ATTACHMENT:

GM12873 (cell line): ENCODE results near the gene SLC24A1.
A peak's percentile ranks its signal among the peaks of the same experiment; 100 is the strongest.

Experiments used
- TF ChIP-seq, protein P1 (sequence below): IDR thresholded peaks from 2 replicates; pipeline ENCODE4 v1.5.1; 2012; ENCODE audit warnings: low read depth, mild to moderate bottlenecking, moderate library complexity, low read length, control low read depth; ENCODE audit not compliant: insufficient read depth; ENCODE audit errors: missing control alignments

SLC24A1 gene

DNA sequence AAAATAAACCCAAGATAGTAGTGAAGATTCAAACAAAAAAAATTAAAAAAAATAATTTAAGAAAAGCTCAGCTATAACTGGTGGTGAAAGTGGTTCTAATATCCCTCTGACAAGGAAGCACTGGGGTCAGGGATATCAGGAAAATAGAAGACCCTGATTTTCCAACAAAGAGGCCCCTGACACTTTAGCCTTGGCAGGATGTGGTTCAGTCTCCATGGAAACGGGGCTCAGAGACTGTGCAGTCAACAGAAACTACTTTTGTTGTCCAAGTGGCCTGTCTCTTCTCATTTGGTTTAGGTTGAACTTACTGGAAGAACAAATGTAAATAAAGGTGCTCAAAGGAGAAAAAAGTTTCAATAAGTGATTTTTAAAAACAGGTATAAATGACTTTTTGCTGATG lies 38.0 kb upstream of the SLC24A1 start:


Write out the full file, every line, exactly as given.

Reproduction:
GM12873 (cell line): ENCODE results near the gene SLC24A1.
A peak's percentile ranks its signal among the peaks of the same experiment; 100 is the strongest.

Experiments used
- TF ChIP-seq, protein P1 (sequence below): IDR thresholded peaks from 2 replicates; pipeline ENCODE4 v1.5.1; 2012; ENCODE audit warnings: low read depth, mild to moderate bottlenecking, moderate library complexity, low read length, control low read depth; ENCODE audit not compliant: insufficient read depth; ENCODE audit errors: missing control alignments

SLC24A1 gene

DNA sequence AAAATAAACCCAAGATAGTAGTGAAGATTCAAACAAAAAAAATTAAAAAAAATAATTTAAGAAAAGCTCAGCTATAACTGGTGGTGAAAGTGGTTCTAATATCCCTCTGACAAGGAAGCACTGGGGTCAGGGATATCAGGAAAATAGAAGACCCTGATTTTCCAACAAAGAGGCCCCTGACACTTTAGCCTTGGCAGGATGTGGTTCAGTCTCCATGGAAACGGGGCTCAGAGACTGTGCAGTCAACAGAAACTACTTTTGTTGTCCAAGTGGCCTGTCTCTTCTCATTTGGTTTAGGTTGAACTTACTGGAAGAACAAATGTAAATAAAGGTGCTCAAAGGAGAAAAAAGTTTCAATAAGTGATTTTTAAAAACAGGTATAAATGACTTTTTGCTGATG lies 38.0 kb upstream of the SLC24A1 start: